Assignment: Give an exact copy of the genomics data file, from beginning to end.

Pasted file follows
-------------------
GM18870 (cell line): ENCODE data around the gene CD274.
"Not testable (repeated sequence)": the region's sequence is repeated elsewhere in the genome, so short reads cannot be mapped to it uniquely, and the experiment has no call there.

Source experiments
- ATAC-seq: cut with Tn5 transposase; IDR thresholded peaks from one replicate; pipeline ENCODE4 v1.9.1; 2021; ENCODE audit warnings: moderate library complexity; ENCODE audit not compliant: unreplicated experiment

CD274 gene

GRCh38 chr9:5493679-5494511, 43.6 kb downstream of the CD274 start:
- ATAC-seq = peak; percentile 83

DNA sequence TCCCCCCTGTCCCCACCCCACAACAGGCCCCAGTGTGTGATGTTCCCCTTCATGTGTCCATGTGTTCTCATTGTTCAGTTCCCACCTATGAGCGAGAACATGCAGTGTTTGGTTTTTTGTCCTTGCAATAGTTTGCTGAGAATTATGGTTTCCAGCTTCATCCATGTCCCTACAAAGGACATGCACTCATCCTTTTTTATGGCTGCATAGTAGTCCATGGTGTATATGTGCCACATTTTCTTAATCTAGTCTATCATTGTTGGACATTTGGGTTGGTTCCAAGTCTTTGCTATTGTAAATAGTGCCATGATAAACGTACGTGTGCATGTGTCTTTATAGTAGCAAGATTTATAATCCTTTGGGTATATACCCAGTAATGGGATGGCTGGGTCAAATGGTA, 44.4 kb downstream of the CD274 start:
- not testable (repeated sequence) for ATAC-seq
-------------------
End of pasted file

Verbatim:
GM18870 (cell line): ENCODE data around the gene CD274.
"Not testable (repeated sequence)": the region's sequence is repeated elsewhere in the genome, so short reads cannot be mapped to it uniquely, and the experiment has no call there.

Source experiments
- ATAC-seq: cut with Tn5 transposase; IDR thresholded peaks from one replicate; pipeline ENCODE4 v1.9.1; 2021; ENCODE audit warnings: moderate library complexity; ENCODE audit not compliant: unreplicated experiment

CD274 gene

GRCh38 chr9:5493679-5494511, 43.6 kb downstream of the CD274 start:
- ATAC-seq = peak; percentile 83

DNA sequence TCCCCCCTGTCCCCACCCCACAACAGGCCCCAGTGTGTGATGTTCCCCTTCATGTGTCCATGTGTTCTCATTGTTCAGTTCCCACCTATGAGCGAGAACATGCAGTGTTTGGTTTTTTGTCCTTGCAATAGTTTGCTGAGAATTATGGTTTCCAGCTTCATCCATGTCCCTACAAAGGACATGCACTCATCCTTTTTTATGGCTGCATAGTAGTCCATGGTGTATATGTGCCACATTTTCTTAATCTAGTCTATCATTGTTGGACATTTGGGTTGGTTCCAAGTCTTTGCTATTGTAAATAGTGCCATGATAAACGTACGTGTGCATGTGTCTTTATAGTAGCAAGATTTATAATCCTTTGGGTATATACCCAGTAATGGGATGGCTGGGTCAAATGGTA, 44.4 kb downstream of the CD274 start:
- not testable (repeated sequence) for ATAC-seq